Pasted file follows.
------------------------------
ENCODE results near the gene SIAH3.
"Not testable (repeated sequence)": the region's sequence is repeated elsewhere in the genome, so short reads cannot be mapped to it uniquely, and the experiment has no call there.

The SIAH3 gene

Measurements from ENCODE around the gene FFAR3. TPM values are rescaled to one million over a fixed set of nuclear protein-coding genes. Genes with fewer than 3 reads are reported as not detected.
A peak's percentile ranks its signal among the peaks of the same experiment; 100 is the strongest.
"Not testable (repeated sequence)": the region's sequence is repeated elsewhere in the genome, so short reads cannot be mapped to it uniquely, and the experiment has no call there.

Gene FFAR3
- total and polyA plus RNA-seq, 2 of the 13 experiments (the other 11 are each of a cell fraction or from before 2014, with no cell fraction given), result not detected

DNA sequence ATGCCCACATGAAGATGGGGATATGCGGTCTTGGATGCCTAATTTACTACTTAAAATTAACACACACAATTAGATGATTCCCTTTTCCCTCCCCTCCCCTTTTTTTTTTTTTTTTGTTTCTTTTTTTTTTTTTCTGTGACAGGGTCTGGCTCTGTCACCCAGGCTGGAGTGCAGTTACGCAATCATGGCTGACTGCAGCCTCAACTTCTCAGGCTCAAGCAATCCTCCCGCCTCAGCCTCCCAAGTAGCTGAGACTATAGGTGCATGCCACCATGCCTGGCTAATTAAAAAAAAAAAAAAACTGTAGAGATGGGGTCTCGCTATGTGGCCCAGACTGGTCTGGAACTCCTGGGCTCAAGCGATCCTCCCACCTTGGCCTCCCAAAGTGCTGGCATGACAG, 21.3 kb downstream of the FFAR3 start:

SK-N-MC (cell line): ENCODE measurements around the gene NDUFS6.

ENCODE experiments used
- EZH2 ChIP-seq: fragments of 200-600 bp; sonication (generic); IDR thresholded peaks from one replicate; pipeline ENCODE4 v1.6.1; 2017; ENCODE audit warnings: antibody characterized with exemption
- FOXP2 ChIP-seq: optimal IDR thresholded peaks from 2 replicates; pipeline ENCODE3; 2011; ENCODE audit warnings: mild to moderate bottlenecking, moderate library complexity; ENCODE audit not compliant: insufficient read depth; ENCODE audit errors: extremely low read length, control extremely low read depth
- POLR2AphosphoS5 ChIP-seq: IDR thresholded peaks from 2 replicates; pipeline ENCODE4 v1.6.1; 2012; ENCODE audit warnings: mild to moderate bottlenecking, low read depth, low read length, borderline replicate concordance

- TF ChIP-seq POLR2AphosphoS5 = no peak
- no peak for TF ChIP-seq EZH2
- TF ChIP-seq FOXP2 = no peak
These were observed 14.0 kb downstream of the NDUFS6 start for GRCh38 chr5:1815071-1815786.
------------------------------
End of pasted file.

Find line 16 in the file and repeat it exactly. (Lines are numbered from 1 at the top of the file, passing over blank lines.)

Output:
- no peak for TF ChIP-seq EZH2